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Kevin Smith

New JC Regulations Aim to Preserve Integrity of UK Racing

22 July 2003

Rules forbidding horse owners, trainers and other stable workers from laying horses to lose races in which they have a vested interest will go into effect Sept. 1 of this year.

The new regulations, introduced this week by the U.K. Jockey Club, are designed to curb skullduggery via betting exchanges. Some in the industry question the ease in which those with inside information can bet a horse to lose knowing full well it has little or no chance of winning.

Julian Richmond-Watson, senior steward of the Jockey Club, said the regulations are the result of in-depth research into betting exchanges conducted by the JC's Integrity Review Committee. Those findings, he said, led to the recommendation of rules making it an offense for trainers to lay their own horses to lose.

"In following up this recommendation," Richmond-Watson added, "we also considered the situation regarding stable staff and owners."

Mark Davies, a spokesperson for P2P service, said his company is supportive of the new regulations ,but predicts some problems could still arise.

"Ultimately it is for the JC to make the rules, and we will support them in that, but in our view it somewhat misses the point if you don't stop them from betting on races where they have an interest, period," he said. "One high-profile owner backed the second favorite to his horse, Barracuda, at Cheltebham, which is clearly tantamount to laying his own in what was basically a two-horse race."

Davies hinted that the change in regulations could be a knee-jerk reaction to current news that a pair of stable workers made a small fortune on betting exchanges by laying horses they knew had no chance to win.

"Backing and laying are two sides of the same coin, and our view is that you should deal with the cause of a problem rather than dealing with a perception that arises from something inherent in the sport," he said. "But whatever rules the JC makes, we will help them to uphold."

Richmond-Watson said Betfair and other exchanges were consulted during the process and that the rules will ultimately help racing's image.

"We believe racing's integrity and the public's confidence in the sport would be best served by a clearly defined ban on owners, trainers and stable staff laying horses in which they have an interest," she said.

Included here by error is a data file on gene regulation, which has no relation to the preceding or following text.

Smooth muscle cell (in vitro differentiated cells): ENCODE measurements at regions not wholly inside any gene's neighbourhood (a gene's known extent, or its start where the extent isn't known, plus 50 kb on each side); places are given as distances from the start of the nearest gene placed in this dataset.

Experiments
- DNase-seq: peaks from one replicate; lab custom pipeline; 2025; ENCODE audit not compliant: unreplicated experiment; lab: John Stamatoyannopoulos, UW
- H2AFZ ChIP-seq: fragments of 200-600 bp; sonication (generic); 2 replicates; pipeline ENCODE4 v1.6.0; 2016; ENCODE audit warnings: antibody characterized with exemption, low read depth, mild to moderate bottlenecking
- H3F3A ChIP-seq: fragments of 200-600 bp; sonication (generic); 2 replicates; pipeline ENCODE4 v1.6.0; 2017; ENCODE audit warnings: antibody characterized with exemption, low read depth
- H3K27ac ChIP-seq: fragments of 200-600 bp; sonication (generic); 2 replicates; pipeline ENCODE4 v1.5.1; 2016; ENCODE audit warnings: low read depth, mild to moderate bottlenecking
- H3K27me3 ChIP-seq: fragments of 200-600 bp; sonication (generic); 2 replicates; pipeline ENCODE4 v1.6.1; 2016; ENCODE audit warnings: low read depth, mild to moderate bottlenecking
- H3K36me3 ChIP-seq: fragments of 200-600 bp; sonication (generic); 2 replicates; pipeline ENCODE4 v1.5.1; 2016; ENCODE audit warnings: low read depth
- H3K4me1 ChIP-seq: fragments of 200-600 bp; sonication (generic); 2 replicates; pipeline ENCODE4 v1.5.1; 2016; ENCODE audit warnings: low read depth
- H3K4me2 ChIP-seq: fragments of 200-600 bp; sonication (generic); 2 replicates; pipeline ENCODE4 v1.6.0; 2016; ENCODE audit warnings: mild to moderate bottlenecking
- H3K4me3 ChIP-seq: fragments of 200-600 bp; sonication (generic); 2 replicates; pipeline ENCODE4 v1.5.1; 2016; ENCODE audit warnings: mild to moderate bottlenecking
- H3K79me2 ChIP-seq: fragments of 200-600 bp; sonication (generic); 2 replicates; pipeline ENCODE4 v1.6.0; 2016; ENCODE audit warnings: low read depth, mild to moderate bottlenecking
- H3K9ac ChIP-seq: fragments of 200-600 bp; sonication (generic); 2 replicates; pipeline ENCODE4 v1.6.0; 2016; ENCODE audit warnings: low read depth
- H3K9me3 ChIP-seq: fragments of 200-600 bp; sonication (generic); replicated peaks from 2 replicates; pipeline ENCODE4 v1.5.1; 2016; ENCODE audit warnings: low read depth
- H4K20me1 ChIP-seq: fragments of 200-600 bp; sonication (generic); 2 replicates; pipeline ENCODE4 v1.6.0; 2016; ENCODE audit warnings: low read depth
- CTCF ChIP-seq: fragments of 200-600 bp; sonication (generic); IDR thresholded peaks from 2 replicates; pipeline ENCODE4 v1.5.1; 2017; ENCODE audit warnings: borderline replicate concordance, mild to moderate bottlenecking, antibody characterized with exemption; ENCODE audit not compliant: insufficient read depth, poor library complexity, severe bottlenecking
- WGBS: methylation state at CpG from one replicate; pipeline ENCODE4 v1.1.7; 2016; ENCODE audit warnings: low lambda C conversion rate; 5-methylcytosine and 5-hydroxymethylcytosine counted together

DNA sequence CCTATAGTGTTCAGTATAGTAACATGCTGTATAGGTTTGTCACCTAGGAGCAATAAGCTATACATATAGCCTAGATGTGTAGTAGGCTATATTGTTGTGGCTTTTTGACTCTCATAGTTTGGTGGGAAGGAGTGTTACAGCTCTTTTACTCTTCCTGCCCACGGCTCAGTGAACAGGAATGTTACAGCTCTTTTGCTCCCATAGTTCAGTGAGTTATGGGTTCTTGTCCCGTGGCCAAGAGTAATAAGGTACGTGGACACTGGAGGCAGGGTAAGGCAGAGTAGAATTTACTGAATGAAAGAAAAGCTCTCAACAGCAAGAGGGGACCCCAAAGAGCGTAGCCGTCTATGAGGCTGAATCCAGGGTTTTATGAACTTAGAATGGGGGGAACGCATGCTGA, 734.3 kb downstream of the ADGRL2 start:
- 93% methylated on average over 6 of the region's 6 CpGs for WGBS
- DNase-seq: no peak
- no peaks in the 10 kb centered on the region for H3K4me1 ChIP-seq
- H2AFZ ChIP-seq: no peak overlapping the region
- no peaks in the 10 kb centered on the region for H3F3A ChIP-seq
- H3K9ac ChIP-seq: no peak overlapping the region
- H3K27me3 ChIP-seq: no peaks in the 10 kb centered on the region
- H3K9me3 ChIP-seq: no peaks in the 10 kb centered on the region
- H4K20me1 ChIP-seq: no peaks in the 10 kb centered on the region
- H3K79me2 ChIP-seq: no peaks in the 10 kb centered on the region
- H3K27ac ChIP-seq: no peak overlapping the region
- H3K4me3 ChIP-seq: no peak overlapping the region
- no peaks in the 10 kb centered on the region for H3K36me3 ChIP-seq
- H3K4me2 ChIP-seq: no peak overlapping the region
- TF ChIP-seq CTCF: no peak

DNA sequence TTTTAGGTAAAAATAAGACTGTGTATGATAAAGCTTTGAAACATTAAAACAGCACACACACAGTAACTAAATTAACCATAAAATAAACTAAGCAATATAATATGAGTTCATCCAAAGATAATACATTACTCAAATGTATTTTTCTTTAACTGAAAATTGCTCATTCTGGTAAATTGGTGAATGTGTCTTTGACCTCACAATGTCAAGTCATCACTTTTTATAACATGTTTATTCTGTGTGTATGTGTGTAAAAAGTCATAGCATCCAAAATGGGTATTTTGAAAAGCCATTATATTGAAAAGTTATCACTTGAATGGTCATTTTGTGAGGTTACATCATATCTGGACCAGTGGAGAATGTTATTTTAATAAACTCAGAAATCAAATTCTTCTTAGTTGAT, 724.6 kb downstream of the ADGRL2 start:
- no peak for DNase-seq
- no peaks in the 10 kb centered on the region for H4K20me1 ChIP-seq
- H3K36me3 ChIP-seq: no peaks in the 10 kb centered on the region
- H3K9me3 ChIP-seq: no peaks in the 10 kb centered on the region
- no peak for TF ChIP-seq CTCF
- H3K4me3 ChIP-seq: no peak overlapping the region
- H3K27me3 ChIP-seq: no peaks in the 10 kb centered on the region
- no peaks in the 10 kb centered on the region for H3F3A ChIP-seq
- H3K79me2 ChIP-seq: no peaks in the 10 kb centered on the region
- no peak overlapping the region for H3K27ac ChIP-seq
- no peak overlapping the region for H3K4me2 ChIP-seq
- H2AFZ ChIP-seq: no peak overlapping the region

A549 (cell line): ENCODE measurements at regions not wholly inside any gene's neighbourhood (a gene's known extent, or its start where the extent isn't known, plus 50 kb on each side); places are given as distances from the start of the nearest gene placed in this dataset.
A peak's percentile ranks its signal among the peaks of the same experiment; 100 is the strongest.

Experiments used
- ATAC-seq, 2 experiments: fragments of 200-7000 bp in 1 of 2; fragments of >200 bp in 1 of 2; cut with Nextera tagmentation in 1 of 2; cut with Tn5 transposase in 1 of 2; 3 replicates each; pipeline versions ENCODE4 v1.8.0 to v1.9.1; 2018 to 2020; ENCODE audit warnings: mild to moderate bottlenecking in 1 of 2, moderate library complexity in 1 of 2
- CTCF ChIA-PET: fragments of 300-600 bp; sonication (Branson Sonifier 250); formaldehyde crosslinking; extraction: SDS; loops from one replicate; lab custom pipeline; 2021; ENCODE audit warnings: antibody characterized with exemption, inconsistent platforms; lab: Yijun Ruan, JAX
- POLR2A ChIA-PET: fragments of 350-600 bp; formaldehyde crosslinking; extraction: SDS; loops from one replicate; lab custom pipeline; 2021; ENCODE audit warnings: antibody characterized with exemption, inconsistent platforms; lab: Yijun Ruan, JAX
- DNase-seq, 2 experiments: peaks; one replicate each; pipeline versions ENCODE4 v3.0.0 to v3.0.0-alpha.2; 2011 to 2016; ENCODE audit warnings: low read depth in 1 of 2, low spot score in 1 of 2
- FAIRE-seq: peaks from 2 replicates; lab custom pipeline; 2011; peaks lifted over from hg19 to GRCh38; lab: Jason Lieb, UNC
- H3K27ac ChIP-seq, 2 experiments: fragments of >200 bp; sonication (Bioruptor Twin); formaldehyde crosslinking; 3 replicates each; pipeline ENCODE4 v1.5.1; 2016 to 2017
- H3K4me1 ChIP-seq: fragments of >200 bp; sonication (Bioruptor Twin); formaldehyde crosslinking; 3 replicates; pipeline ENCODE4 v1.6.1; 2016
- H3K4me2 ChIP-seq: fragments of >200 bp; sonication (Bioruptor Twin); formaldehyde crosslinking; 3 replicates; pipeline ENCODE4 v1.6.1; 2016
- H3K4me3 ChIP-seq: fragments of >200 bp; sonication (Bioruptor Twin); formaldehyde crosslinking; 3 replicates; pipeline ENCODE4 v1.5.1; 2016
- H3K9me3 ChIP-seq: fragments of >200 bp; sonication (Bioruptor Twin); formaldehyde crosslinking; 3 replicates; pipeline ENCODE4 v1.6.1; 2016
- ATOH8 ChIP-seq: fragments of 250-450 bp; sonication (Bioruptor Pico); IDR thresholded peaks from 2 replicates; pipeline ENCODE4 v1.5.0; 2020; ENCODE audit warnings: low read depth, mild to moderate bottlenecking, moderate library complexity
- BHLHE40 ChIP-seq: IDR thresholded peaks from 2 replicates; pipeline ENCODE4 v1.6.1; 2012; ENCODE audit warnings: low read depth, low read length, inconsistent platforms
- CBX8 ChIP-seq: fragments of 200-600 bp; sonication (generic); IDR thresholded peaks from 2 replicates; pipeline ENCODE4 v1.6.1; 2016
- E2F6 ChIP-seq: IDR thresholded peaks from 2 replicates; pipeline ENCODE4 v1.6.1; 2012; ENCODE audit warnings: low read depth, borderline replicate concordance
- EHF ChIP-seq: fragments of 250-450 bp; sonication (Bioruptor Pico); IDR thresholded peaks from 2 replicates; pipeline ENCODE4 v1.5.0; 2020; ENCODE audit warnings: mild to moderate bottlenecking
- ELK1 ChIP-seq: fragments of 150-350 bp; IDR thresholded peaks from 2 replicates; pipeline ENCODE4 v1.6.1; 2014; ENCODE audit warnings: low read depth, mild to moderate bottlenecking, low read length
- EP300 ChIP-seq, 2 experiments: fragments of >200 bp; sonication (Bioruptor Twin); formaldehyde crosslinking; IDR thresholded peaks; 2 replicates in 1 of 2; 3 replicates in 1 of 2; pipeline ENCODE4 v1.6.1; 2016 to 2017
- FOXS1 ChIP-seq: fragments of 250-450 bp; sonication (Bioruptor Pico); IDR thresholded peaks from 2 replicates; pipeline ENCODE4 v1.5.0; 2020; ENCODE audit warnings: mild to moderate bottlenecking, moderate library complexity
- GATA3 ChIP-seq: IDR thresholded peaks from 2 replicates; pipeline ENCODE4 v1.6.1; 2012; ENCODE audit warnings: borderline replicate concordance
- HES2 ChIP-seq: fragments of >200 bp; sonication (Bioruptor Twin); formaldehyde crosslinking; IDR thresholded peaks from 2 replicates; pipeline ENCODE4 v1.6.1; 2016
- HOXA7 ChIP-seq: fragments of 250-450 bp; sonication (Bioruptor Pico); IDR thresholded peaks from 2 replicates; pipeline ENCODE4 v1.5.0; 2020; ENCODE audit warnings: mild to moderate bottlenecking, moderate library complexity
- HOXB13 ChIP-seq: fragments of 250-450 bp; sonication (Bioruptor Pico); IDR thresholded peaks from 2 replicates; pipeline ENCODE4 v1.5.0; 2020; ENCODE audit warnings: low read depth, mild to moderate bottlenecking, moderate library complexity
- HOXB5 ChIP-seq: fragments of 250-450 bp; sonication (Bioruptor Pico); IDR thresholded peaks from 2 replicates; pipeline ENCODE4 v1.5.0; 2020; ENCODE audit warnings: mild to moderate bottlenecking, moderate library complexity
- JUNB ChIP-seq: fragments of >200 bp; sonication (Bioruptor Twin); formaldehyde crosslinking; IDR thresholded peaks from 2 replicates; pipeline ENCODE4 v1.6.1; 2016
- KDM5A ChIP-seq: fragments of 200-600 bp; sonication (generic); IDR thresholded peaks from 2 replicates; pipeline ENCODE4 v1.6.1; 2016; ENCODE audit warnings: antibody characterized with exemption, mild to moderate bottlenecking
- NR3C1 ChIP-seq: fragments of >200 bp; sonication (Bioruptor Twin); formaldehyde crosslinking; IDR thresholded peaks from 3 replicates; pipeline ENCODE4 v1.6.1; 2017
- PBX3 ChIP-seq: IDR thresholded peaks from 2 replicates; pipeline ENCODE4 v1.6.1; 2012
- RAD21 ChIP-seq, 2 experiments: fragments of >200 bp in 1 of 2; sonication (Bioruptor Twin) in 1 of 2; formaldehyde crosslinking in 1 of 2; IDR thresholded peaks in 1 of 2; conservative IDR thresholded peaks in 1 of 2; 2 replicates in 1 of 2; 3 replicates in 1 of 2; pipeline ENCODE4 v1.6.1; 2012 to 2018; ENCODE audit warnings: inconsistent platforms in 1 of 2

Rule 241 of the rules of racing enables the Jockey Club to request any individual subject to the rules of racing access to their betting accounts. Since June, several betting exchanges have signed a memorandum of understanding giving the Jockey Club access to betting information on races that are the subject of concern.

Officials with the Jockey Club indicated that for the purposes of the rule change, the term "owner" is likely to include any person who would have any financial interest in any prize money that might be won by the horse in question in the race in question. However, drafting of the precise wording to accompany this rule has not been completed.

Davies isn't the only one concerned about the new regulations.

Michael Harris, chief executive of the Racehorse Owners' Association, told the Racing Post he was disappointed in the JC's about-face on the issue and doubts the new rules will be enforceable.

The ROA feels owners should be able to lay horses they own to hedge the liabilities of owning a horse.

The JC indicated early in the review process that they would consider this as long as the owners don't profit from betting more than they would from a winning a race.

"It was our belief that the exchanges offered owners a legitimate means of hedging their liabilities, but the Jockey Club, while appreciating this point, have taken the view they could not support owners being able to profit from their own horse losing," Harris said.

Harris said he understood the need to address the laying issue but was befuddled that the Jockey Club would make such a drastic change to the rules.

"The fact that the Jockey Club has changed its mind on this matter is disappointing, especially as the ROA thought it had a broad understanding that owners would continue to be able to lay their horses with certain conditions attached," he said. "Having said that, we appreciate there are increasingly serious integrity issues now emerging with regard to the exchanges, and it is therefore no great surprise to us that the Jockey Club have come to this decision."

New JC Regulations Aim to Preserve Integrity of UK Racing is republished from
Kevin Smith
Kevin Smith